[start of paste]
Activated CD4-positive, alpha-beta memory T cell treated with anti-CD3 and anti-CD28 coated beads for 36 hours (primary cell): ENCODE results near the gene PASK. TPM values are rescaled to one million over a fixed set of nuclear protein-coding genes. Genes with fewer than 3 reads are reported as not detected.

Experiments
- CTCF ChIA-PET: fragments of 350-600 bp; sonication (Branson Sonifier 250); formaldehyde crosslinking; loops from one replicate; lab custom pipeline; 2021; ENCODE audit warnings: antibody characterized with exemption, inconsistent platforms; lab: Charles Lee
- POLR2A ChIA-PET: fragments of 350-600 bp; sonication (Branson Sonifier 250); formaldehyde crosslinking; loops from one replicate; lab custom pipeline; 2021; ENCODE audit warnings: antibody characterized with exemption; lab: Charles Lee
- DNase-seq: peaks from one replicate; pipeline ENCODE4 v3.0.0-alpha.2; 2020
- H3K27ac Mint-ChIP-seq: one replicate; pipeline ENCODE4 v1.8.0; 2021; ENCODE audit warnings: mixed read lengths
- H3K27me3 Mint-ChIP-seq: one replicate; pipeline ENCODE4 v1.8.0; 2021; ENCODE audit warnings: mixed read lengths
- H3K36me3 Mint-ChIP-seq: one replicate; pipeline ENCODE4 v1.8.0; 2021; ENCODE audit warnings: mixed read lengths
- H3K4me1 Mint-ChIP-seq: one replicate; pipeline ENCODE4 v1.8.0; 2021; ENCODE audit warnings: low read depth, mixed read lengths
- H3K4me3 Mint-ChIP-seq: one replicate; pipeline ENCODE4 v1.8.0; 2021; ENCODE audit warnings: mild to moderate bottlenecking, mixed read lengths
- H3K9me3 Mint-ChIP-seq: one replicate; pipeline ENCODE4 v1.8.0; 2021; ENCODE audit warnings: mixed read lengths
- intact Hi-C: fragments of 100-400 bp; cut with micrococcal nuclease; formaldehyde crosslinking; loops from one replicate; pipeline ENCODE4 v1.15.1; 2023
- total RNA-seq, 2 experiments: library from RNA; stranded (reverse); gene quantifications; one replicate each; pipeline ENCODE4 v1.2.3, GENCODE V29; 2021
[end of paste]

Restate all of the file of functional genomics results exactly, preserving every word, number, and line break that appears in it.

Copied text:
Activated CD4-positive, alpha-beta memory T cell treated with anti-CD3 and anti-CD28 coated beads for 36 hours (primary cell): ENCODE results near the gene PASK. TPM values are rescaled to one million over a fixed set of nuclear protein-coding genes. Genes with fewer than 3 reads are reported as not detected.

Experiments
- CTCF ChIA-PET: fragments of 350-600 bp; sonication (Branson Sonifier 250); formaldehyde crosslinking; loops from one replicate; lab custom pipeline; 2021; ENCODE audit warnings: antibody characterized with exemption, inconsistent platforms; lab: Charles Lee
- POLR2A ChIA-PET: fragments of 350-600 bp; sonication (Branson Sonifier 250); formaldehyde crosslinking; loops from one replicate; lab custom pipeline; 2021; ENCODE audit warnings: antibody characterized with exemption; lab: Charles Lee
- DNase-seq: peaks from one replicate; pipeline ENCODE4 v3.0.0-alpha.2; 2020
- H3K27ac Mint-ChIP-seq: one replicate; pipeline ENCODE4 v1.8.0; 2021; ENCODE audit warnings: mixed read lengths
- H3K27me3 Mint-ChIP-seq: one replicate; pipeline ENCODE4 v1.8.0; 2021; ENCODE audit warnings: mixed read lengths
- H3K36me3 Mint-ChIP-seq: one replicate; pipeline ENCODE4 v1.8.0; 2021; ENCODE audit warnings: mixed read lengths
- H3K4me1 Mint-ChIP-seq: one replicate; pipeline ENCODE4 v1.8.0; 2021; ENCODE audit warnings: low read depth, mixed read lengths
- H3K4me3 Mint-ChIP-seq: one replicate; pipeline ENCODE4 v1.8.0; 2021; ENCODE audit warnings: mild to moderate bottlenecking, mixed read lengths
- H3K9me3 Mint-ChIP-seq: one replicate; pipeline ENCODE4 v1.8.0; 2021; ENCODE audit warnings: mixed read lengths
- intact Hi-C: fragments of 100-400 bp; cut with micrococcal nuclease; formaldehyde crosslinking; loops from one replicate; pipeline ENCODE4 v1.15.1; 2023
- total RNA-seq, 2 experiments: library from RNA; stranded (reverse); gene quantifications; one replicate each; pipeline ENCODE4 v1.2.3, GENCODE V29; 2021